I am reminded that during the antebellum era, there was a widespread belief that enslaved people were happy and content with being in bondage. And that many slave owners were surprised when enslaved people used the war to flee their masters, and even fight for the Union and against their master's armies. It wasn't that enslaved people all of a sudden took a view of bondage that was "untraditional." Rather, slaves acted on desires they always had, but could never openly express, until the war offered them a chance for freedom. I would guess that not only were slaveholders shocked, but also many slaves shocked themselves...

- Alan
 

archieclement

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The overwhelming majority I've seen, & been to, were not only privately funded but, were/are monuments to the Confederate Dead, & or Confederate Soldiers. Plenty of folks donated what they could, in an effort to memorialize their loved ones who never returned from the war. Thousands of families never had a body to bury. Their Husbands/Sons/Brothers left to rot in some mass grave somewhere.

To many folks, these monuments brought them peace. Much like a tombstone, or final resting place for a loved one often does.
That is the point of most memorials, to remember the fallen. It would strike me odd if there weren't memorials to one of the bloodiest periods of our history, not that there is. Or that they are remembered through heritige.

It isn't some archaic practice, whether 9/11 or Katrina, people still erect memorials to honor the dead or fallen of a community. Frankly it doesn't have to be a war at all, but any tragic event in history that resulted in a large number of deaths. Though it seems most communities have elected to memorialize those who fell or served from the community in about every major conflict in our history, not sure why one would think the ACW would be any different.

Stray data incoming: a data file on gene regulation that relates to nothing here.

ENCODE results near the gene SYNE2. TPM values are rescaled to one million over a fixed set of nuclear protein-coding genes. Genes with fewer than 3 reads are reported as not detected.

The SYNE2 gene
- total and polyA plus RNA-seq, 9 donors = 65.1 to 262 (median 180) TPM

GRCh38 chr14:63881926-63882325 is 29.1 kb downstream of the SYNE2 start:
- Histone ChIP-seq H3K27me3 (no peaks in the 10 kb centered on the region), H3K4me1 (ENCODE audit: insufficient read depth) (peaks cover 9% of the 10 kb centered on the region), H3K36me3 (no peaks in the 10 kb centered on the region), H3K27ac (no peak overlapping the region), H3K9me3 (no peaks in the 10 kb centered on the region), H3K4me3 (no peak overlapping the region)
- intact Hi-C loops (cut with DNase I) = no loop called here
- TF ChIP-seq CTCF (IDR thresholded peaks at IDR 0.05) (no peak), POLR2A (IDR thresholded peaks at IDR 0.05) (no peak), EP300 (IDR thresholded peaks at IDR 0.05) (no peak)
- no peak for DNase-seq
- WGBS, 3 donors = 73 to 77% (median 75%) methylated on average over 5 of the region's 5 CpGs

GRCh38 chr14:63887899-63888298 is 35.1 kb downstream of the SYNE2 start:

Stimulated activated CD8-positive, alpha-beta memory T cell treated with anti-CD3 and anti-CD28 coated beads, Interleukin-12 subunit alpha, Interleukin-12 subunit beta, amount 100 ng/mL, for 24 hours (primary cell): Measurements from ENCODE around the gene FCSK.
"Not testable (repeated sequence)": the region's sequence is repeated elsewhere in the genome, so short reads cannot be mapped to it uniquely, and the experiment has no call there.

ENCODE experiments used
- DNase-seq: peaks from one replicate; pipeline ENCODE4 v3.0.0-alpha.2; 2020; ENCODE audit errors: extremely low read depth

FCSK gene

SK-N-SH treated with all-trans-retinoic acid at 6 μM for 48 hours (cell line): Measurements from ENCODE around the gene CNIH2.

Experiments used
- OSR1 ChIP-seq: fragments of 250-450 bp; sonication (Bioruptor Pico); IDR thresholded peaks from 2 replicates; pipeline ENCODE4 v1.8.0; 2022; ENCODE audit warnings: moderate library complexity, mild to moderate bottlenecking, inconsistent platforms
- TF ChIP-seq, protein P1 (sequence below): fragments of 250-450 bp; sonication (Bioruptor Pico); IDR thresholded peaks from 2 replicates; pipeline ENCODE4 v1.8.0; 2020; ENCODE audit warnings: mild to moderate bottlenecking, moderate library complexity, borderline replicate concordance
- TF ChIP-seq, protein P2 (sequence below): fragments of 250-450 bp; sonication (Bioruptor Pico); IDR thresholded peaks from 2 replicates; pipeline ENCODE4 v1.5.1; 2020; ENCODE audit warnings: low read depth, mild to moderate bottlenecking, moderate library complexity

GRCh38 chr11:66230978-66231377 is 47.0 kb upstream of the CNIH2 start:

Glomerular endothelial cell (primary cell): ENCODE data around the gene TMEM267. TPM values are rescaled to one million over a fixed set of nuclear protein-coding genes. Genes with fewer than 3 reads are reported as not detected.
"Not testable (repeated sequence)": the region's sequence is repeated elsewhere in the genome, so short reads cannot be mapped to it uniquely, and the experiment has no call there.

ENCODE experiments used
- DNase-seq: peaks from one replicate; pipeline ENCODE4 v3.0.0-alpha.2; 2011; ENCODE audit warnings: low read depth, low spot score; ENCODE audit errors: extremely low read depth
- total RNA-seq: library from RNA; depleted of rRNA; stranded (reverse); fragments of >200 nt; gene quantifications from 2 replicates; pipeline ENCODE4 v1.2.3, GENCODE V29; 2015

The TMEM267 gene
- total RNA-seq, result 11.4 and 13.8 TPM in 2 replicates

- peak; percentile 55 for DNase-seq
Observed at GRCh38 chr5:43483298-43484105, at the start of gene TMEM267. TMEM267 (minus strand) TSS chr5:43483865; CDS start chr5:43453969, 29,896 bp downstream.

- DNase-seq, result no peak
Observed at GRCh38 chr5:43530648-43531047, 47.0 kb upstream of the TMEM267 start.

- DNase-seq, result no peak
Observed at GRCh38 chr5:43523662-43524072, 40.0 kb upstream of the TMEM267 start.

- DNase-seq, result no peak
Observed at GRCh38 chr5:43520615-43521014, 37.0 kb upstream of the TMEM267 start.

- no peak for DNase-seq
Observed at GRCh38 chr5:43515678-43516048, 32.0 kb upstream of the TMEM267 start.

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In 2000, 61.4% of the population of Mississippi was white, while 36.3% was of African descent. Although I do not have ready access to sources, I have heard more than once that black voter turnout can be depressed in certain places where black voters feel their vote won't make difference because they will be out-voted by whites. I'll have to research that.
Probably how White voters feel in Detroit, or even Wash D.C.

I opened the thread with the story of how, in 2000, two bridges in Richmond, VA, were renamed from Civil War (Confederate) figures to Civil Rights activists by the City Council. That would have been unthinkable decades earlier. But changes in the demographics and politics of the city made for a change that was, in retrospect, as fundamental as it was astounding. In his book, Brudage makes a comment that Capt Obvious would no doubt agree with: "Because power is central to the propagation of a version of history, changes in the relative power that groups enjoy invariably has consequences for what and how they remember." That continues to play out in the South, as in the world.
The continued removal of Confederate symbols, monuments, & such, probably won't have the effect many (those pushing it) are hoping for. The Virginia Flaggers would not exist without these pushes. The double digit GIANT battle flags now flying in Virginia wouldn't exist without said movements. I personally see, WAY more CBF's flying today, than I did even 10 - 15yrs ago.

The unintended consequence of removing these symbols from the public space is, there will be even more of them, placed on private property, readily viewable from public space. In the end, they may not exist on public land in the future but, will be even more in view than they are today.
 

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I likewise would like to think all races of the South would come together to preserve monuments to its past and what was obviously part of the history of the entire south........

Sorry if I attributed brundages comment to you. However obviously the climate has changed and there would seem to be equal opportunity for private monuments going forward. His suggestion of funds from state legislatures seemed odd, as surely he is aware the majority of earlier ones were privately funded, not state. And private heritage groups still donate memorials to this day.